Hoppin John with Braised Venison Shanks

Hoppin’ John is an amazing Southern American dish with an interesting history. I was raised believing that eating black-eyed peas on New Year’s Day was the only way to solidify a year’s worth of good luck. As a kid, I was not allowed to end the day without at least a spoonful of black-eyed peas. My family is still very superstitious when it comes to this tradition, but no matter, I now love black-eyed peas as of the yearly spoonfuls.  

Historically, Hoppin’ John is a culmination of the many worlds that contributed to giving the “Old South” its culinary identity. Born in the rice-rich lands of the Carolinas, this dish incorporates rice along with cowpeas, black-eyed peas, or other beans and is flavored with bacon or ham. Following the cookery methods brought to the American South by African slaves, the rice, beans, and broth are cooked together. This method is what made it Hoppin’ John. Most modern methods cook the two separately which I refused to recognize after tasting the result of the steps below. 

I wanted to add a wild game component to this meal. I do not believe that I am the first to think of this as much of the historical American South survived on some sort of wild game meat. I braised the antelope shanks in the slow cooker overnight and used that braising liquid throughout the remainder of the recipe. 

Preparation of the Hoppin’ John is following the traditional preparation as much as I could, except for the addition of the Harvesting Nature Water Fowl Blend. The resulting meal was remarkably balanced and wholesome. I was very happy to share it with my family who gave the meal two thumbs up as they solidified their good luck for the next year. There is nothing like cooking magical food that also pleases the diners. Good Luck and Enjoy!

Oh, there is still time to gain your own luck since you missed New Year’s Day. Cook this up!

Serving Size: 4-6

Time to make: 8-10 hours

Equipment: Large Pan, Slow Cooker, and Dutch Oven/Large Pot

Also works with: Any Wild Game Shanks

Listen to our Podcast
Apple Podcasts, Google, Spotify, Amazon Music


Try our Delicious Wild Fish and Game Spice Blends!

Hoppin John with Braised Venison Shanks

Recipe by Harvesting NatureCourse: Lunch, DinnerCuisine: American, SouthernDifficulty: Easy
Servings

4

servings
Prep time

8

hours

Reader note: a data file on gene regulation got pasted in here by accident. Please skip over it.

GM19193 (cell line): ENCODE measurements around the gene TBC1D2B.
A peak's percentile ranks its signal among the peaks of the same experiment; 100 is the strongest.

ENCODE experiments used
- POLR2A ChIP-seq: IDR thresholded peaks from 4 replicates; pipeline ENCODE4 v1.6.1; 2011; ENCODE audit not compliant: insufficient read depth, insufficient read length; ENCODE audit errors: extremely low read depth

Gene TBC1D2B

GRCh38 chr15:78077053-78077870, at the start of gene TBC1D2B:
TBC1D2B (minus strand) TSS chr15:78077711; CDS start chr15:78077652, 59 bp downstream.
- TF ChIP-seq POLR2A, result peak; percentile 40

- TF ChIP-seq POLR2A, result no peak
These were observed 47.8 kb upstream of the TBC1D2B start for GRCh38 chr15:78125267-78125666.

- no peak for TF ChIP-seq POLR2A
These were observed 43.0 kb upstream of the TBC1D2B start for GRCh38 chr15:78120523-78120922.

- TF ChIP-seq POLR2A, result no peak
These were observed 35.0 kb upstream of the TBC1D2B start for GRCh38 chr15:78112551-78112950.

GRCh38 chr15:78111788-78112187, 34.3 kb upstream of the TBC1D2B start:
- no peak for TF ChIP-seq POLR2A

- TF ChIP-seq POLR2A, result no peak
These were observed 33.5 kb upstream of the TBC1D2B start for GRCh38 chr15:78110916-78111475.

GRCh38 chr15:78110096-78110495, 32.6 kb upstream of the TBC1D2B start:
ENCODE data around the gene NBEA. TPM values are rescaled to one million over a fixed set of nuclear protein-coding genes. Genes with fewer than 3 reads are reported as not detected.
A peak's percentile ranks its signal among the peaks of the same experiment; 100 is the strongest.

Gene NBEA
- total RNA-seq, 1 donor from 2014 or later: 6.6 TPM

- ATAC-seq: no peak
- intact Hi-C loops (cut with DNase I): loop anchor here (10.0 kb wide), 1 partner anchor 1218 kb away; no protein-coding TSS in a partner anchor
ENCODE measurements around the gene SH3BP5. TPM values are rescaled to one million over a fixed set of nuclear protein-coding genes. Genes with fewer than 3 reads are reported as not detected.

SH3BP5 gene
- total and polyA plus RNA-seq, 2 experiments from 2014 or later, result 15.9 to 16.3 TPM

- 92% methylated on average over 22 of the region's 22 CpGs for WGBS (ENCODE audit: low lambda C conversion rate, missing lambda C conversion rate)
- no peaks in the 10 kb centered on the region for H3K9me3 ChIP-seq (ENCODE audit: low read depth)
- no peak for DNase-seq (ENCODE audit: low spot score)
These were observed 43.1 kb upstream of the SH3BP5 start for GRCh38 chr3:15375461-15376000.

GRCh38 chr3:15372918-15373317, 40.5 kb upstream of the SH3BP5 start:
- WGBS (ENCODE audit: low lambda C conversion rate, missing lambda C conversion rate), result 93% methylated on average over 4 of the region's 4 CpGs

Cooking time

1

hour 

Hoppin’ John is an amazing Southern American dish with an interesting history. I wanted to add a wild game component to this meal. I do not believe that I am the first to think of this as much of the historical American South survived on some sort of wild game meat. Preparation of the Hoppin’ John is following the traditional preparation as much as I could. The resulting meal was remarkably balanced and wholesome.

Ingredients

  • Shanks
  • 2 full Antelope shanks

  • 1 Tbsp oil

  • 1 Tbsp Harvesting Nature Water Fowl Blend

  • 1 tsp salt

  • 4 cups beef stock

  • 3 garlic cloves, smashed

  • 1 celery stalk, chopped

  • Hoppin’ John
  • ½ lbs of dried black-eyed peas

  • 3 strips of bacon, chopped

  • ½ cup diced onion

  • ½ cup diced bell pepper

  • 1 clove garlic, minced

  • 1 celery stalk, diced

  • 3 cups of the reserved braising liquid

  • 2 Tbsp Harvesting Nature Water Fowl Blend

  • 2 tsp salt

  • 1 cup of Carolina Gold Rice, rinsed and drained

  • Thinly sliced scallions for garnish

Preparation

  • For the Shanks
  • Bring a large pan to high heat on the stove. Rub the shanks with oil, the Harvesting Nature Water Fowl Blend, and salt. Once the pan is hot, sear each side of the shanks
  • Turn on the slow cooker and set it to LOW. Place the seared shanks inside and add the stock, garlic, and celery. Allow the mixture to cook for 8 hours or until the meat falls off the bone. I cooked mine overnight.
  • Once cooked, remove the meat from the slow cooker and set it aside. Strain and reserve the braising liquid for the next steps.
  • For the Hoppin’ John
  • Place the black-eyed peas into a bowl and cover them with water. Allow them to sit while you complete the following steps.
  • Bring the Dutch over to medium-high heat and stir in the chopped bacon. Brown the bacon and then remove from bacon from the pan, leaving the grease behind. 
  • Stir in the onion, bell pepper, celery, and garlic. Cook, frequently stirring, until the onion turns opaque. 
  • Drain the remaining water from the black-eyed peas. Stir the peas into the pot.
  • Add three cups of the braising liquid from the antelope shanks, the Harvesting Nature Water Fowl Blend, and salt.
  • Bring the mixture to a boil, reduce the heat to low, cover, and allow to simmer for 45-60 minutes or until the peas begin to soften. You do not want them to completely cook. 
  • While waiting, shred the antelope meat. 
  • Once the peas are al dente then there should be about two cups of liquid remaining. Add more if needed. 
  • Stir in the rice and the shredded antelope and bring the mixture back to a simmer. Cover and allow to cook for 20 minutes or until the rice is done. 
  • Serve with the sliced green onions atop. Enjoy! 

Leave a Reply

Your email address will not be published. Required fields are marked *

0
    0
    Your Cart
    Your cart is emptyReturn to Shop